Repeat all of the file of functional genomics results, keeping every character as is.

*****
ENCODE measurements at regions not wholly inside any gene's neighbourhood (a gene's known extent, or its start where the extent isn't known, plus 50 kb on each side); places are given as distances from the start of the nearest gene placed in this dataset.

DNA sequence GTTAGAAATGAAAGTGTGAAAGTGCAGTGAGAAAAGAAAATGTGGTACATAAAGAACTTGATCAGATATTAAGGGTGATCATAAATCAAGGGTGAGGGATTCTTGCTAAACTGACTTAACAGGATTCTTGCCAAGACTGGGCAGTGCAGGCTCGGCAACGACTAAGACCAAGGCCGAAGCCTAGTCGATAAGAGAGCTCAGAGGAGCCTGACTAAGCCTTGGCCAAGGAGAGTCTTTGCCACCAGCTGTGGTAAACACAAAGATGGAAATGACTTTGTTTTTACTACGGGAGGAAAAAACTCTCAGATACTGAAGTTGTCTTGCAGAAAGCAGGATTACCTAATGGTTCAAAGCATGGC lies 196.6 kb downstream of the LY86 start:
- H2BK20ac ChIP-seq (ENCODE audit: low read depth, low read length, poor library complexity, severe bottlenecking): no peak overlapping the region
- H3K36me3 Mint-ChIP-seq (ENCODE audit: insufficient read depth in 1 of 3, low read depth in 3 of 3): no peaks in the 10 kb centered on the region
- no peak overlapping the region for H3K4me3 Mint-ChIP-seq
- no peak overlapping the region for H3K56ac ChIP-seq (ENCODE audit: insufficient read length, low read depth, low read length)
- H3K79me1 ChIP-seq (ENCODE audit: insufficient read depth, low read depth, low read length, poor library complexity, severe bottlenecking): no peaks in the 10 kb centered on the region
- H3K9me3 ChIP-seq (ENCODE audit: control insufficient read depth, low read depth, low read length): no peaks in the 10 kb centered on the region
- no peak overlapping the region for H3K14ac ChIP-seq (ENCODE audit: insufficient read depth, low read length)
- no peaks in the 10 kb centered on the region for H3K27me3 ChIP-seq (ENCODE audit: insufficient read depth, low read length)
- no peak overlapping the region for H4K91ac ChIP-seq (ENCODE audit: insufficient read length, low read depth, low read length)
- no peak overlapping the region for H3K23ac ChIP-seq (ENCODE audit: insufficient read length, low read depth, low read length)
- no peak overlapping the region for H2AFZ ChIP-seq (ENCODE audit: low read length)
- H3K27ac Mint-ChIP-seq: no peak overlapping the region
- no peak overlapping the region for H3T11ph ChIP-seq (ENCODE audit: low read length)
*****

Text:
ENCODE measurements at regions not wholly inside any gene's neighbourhood (a gene's known extent, or its start where the extent isn't known, plus 50 kb on each side); places are given as distances from the start of the nearest gene placed in this dataset.

DNA sequence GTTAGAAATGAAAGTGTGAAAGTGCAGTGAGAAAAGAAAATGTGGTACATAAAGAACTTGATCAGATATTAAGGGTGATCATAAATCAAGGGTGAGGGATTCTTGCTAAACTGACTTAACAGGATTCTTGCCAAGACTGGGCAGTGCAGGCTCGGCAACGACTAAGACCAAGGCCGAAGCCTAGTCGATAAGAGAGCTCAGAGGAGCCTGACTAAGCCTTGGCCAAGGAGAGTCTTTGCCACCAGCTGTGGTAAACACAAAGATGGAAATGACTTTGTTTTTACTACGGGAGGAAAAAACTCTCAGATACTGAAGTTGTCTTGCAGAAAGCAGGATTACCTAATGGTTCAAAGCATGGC lies 196.6 kb downstream of the LY86 start:
- H2BK20ac ChIP-seq (ENCODE audit: low read depth, low read length, poor library complexity, severe bottlenecking): no peak overlapping the region
- H3K36me3 Mint-ChIP-seq (ENCODE audit: insufficient read depth in 1 of 3, low read depth in 3 of 3): no peaks in the 10 kb centered on the region
- no peak overlapping the region for H3K4me3 Mint-ChIP-seq
- no peak overlapping the region for H3K56ac ChIP-seq (ENCODE audit: insufficient read length, low read depth, low read length)
- H3K79me1 ChIP-seq (ENCODE audit: insufficient read depth, low read depth, low read length, poor library complexity, severe bottlenecking): no peaks in the 10 kb centered on the region
- H3K9me3 ChIP-seq (ENCODE audit: control insufficient read depth, low read depth, low read length): no peaks in the 10 kb centered on the region
- no peak overlapping the region for H3K14ac ChIP-seq (ENCODE audit: insufficient read depth, low read length)
- no peaks in the 10 kb centered on the region for H3K27me3 ChIP-seq (ENCODE audit: insufficient read depth, low read length)
- no peak overlapping the region for H4K91ac ChIP-seq (ENCODE audit: insufficient read length, low read depth, low read length)
- no peak overlapping the region for H3K23ac ChIP-seq (ENCODE audit: insufficient read length, low read depth, low read length)
- no peak overlapping the region for H2AFZ ChIP-seq (ENCODE audit: low read length)
- H3K27ac Mint-ChIP-seq: no peak overlapping the region
- no peak overlapping the region for H3T11ph ChIP-seq (ENCODE audit: low read length)